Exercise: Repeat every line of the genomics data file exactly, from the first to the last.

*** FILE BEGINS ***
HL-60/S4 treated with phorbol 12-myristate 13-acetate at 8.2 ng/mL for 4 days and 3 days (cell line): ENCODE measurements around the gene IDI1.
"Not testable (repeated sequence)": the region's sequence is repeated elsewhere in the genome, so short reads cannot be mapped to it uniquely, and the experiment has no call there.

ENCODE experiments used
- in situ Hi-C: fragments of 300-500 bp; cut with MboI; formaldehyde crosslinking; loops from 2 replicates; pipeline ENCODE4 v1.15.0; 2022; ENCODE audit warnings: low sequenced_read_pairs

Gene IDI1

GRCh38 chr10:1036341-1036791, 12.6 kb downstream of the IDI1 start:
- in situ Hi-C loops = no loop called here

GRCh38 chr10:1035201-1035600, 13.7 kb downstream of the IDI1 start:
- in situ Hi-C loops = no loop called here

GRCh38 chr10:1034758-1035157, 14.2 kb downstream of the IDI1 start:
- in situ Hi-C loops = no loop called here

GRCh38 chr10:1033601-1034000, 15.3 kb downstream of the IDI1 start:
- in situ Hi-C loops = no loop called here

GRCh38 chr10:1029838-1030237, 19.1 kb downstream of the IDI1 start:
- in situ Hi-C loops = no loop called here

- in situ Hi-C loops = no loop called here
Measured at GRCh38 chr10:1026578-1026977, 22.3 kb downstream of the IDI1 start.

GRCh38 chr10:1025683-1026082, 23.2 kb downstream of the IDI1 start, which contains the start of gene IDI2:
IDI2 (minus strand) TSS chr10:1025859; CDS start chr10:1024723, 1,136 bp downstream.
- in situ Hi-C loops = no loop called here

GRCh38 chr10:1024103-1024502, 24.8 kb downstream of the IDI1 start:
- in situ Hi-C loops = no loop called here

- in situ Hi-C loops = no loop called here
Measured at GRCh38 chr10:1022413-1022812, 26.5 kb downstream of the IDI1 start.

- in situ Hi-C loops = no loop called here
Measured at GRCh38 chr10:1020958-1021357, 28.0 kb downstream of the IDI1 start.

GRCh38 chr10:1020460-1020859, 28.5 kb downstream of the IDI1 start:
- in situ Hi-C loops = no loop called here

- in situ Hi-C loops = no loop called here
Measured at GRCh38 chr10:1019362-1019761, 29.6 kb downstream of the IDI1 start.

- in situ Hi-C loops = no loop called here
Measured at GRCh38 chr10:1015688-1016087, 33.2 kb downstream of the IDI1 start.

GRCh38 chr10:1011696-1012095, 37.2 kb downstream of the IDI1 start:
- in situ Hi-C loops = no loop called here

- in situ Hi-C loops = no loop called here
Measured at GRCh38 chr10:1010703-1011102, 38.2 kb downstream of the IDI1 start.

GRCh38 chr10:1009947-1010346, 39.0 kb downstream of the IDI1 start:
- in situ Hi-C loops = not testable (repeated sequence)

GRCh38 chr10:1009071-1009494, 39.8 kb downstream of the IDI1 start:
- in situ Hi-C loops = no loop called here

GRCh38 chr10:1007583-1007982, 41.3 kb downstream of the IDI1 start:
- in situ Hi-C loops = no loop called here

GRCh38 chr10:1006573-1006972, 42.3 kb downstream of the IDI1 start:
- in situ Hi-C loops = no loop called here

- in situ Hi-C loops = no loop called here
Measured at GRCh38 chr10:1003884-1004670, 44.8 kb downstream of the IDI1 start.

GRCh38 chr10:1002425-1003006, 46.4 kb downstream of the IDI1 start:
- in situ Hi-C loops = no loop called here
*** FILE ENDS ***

HL-60/S4 treated with phorbol 12-myristate 13-acetate at 8.2 ng/mL for 4 days and 3 days (cell line): ENCODE measurements around the gene IDI1.
"Not testable (repeated sequence)": the region's sequence is repeated elsewhere in the genome, so short reads cannot be mapped to it uniquely, and the experiment has no call there.

ENCODE experiments used
- in situ Hi-C: fragments of 300-500 bp; cut with MboI; formaldehyde crosslinking; loops from 2 replicates; pipeline ENCODE4 v1.15.0; 2022; ENCODE audit warnings: low sequenced_read_pairs

Gene IDI1

GRCh38 chr10:1036341-1036791, 12.6 kb downstream of the IDI1 start:
- in situ Hi-C loops = no loop called here

GRCh38 chr10:1035201-1035600, 13.7 kb downstream of the IDI1 start:
- in situ Hi-C loops = no loop called here

GRCh38 chr10:1034758-1035157, 14.2 kb downstream of the IDI1 start:
- in situ Hi-C loops = no loop called here

GRCh38 chr10:1033601-1034000, 15.3 kb downstream of the IDI1 start:
- in situ Hi-C loops = no loop called here

GRCh38 chr10:1029838-1030237, 19.1 kb downstream of the IDI1 start:
- in situ Hi-C loops = no loop called here

- in situ Hi-C loops = no loop called here
Measured at GRCh38 chr10:1026578-1026977, 22.3 kb downstream of the IDI1 start.

GRCh38 chr10:1025683-1026082, 23.2 kb downstream of the IDI1 start, which contains the start of gene IDI2:
IDI2 (minus strand) TSS chr10:1025859; CDS start chr10:1024723, 1,136 bp downstream.
- in situ Hi-C loops = no loop called here

GRCh38 chr10:1024103-1024502, 24.8 kb downstream of the IDI1 start:
- in situ Hi-C loops = no loop called here

- in situ Hi-C loops = no loop called here
Measured at GRCh38 chr10:1022413-1022812, 26.5 kb downstream of the IDI1 start.

- in situ Hi-C loops = no loop called here
Measured at GRCh38 chr10:1020958-1021357, 28.0 kb downstream of the IDI1 start.

GRCh38 chr10:1020460-1020859, 28.5 kb downstream of the IDI1 start:
- in situ Hi-C loops = no loop called here

- in situ Hi-C loops = no loop called here
Measured at GRCh38 chr10:1019362-1019761, 29.6 kb downstream of the IDI1 start.

- in situ Hi-C loops = no loop called here
Measured at GRCh38 chr10:1015688-1016087, 33.2 kb downstream of the IDI1 start.

GRCh38 chr10:1011696-1012095, 37.2 kb downstream of the IDI1 start:
- in situ Hi-C loops = no loop called here

- in situ Hi-C loops = no loop called here
Measured at GRCh38 chr10:1010703-1011102, 38.2 kb downstream of the IDI1 start.

GRCh38 chr10:1009947-1010346, 39.0 kb downstream of the IDI1 start:
- in situ Hi-C loops = not testable (repeated sequence)

GRCh38 chr10:1009071-1009494, 39.8 kb downstream of the IDI1 start:
- in situ Hi-C loops = no loop called here

GRCh38 chr10:1007583-1007982, 41.3 kb downstream of the IDI1 start:
- in situ Hi-C loops = no loop called here

GRCh38 chr10:1006573-1006972, 42.3 kb downstream of the IDI1 start:
- in situ Hi-C loops = no loop called here

- in situ Hi-C loops = no loop called here
Measured at GRCh38 chr10:1003884-1004670, 44.8 kb downstream of the IDI1 start.

GRCh38 chr10:1002425-1003006, 46.4 kb downstream of the IDI1 start:
- in situ Hi-C loops = no loop called here